Yoga and the Alexander Technique
by Clare Maxwell
From the upcoming book Alexander Technique and the Art of Working Out by Malcolm Balk and Andrew Sheilds
I am a dancer and choreographer. I have been studying Alexander Technique for 16 years and teaching it for three at various studios throughout New York, particularly at the Energy Center in Brooklyn. I also practice yoga.
Perhaps yoga is so popular because, like me, people want to be engaged as a whole person when they are exercising. Yoga provides an alternative to exercising by rote, which doesnt require a persons presence. Yoga is equal parts mental and physical. It asks that you actually become conscious of what you are doing. Where else do you get such a chance? The Alexander Technique supports this approach because it is essentially a mind-body process that makes concentration an expansive experience instead of a narrowing one. The Alexander principles address the very real problem of how we do what we do; they assume that unity of the self is possible now, in this moment, whether you have the posture right or not. They give you a way to develop the stamina to be present, the stamina to have fun.
Having fun is very practical for me. Each time I do an asana, it can be a new experience, as long as I use the central principles of the Alexander Technique: awareness, inhibition and direction. If I am willing to relinquish my idea of what I should do and to imagine my movement happening in a new way, my practice becomes full of kinetic surprises. Sometimes I just have to laugh at how much easier a posture is than I thought it would be. Very specifically, if I dont grip my neck and freeze up at the joint between my spine and skull, everything begins to flow. I always give myself permission not to do a posture if I cant manage to free my neck somewhere in there. This very simple awareness helps me to define the edge between challenge and injury. I have never hurt myself in a yoga class since I began my Alexander training. I now know when to back off, and when to go for it.
Most people, me included, tend to forcefully compress their joints when they push, reach or make a shape. This is the cause of many injuries. If you can feel compression, then you can make a choice to un-compress before initiating a movement. This is very different than trying hard to do it right, which is how most people approach learning something new. Hence, the first thing that I help my students with is to be able to notice when they are compressing. That attention is a window of opportunity in which to choose another option: instead of right and wrong, you can just do it differently.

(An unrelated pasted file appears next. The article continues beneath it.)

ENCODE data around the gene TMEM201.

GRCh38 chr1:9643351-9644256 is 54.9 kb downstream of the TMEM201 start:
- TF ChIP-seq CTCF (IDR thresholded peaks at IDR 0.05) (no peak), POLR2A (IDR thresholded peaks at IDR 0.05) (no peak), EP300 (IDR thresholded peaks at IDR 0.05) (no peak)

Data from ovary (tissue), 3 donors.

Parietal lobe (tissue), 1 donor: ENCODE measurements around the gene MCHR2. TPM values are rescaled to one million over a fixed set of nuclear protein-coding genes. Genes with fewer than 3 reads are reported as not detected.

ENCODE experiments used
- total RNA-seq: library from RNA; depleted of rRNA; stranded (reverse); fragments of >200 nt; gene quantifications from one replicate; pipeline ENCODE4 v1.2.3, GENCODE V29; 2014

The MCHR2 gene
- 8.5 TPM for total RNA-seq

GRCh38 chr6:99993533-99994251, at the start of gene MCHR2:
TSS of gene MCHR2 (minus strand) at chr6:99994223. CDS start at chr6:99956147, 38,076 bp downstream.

Here is an example of what I mean. In the effort to achieve a shape, and especially when bearing weight on the arms, many people will tense or pull up their shoulders. The most common correction for that would be to pull the shoulders down or pull the shoulders back towards each other and open your chest. However, thats just adding an extra problem onto the original problem: not only are you now holding your shoulders up, but youre also trying to pull down against the holding up.
Instead of fighting yourself this way, all you really have to do is give up the original holding. To non-do you can direct your shoulders to expand away from each other. If you can notice compressive movement habits, theyre less likely to come into play during movement challenges and you will avoid injuring yourself.
When youre not wasting energy fighting yourself, you can focus on the posture at hand and allow the energy to flow through you. Yoga practiced in this way can be wonderfully exhilarating.
Clare Maxwell teaches the Alexander Technique in New York City. As a performer and choreographer she has coached professional dancers, created dances for untrained movers, made dances for children, and worked with senior citizens and other special populations. For more information go to www.claremaxwell.freeservers.com
Click here to go to The Complete Guide to the Alexander Technique